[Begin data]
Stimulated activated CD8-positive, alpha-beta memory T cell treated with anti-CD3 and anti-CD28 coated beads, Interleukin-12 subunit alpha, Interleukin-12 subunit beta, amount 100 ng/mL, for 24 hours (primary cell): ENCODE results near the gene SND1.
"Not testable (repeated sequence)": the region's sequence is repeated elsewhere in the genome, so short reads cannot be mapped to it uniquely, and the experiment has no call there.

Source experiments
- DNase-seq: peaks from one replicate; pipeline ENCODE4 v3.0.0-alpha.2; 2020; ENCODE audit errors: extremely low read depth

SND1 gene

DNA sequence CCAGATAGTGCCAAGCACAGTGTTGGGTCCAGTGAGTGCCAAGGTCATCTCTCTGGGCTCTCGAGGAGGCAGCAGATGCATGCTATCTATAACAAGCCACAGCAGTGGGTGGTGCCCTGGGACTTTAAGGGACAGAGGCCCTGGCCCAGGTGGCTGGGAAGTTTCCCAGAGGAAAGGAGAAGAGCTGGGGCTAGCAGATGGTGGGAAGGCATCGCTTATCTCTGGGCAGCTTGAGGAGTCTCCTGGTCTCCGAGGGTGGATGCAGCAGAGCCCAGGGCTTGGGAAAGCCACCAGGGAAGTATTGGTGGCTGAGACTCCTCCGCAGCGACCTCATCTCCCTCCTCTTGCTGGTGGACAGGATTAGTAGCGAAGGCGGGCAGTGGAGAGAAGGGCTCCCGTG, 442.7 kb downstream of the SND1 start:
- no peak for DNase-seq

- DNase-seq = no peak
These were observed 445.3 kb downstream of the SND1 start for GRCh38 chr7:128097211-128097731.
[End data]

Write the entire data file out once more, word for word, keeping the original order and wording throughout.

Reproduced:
Stimulated activated CD8-positive, alpha-beta memory T cell treated with anti-CD3 and anti-CD28 coated beads, Interleukin-12 subunit alpha, Interleukin-12 subunit beta, amount 100 ng/mL, for 24 hours (primary cell): ENCODE results near the gene SND1.
"Not testable (repeated sequence)": the region's sequence is repeated elsewhere in the genome, so short reads cannot be mapped to it uniquely, and the experiment has no call there.

Source experiments
- DNase-seq: peaks from one replicate; pipeline ENCODE4 v3.0.0-alpha.2; 2020; ENCODE audit errors: extremely low read depth

SND1 gene

DNA sequence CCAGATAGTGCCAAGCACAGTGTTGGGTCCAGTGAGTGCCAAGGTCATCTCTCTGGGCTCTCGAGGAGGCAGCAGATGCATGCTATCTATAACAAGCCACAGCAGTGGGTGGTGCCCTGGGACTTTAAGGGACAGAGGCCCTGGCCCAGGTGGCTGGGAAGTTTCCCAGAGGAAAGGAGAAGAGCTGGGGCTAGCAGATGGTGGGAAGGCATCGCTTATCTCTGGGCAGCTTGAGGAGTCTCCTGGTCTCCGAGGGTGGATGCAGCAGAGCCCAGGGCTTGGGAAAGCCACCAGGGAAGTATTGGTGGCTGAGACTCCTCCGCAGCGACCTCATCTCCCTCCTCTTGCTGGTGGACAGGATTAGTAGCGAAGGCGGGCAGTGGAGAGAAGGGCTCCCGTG, 442.7 kb downstream of the SND1 start:
- no peak for DNase-seq

- DNase-seq = no peak
These were observed 445.3 kb downstream of the SND1 start for GRCh38 chr7:128097211-128097731.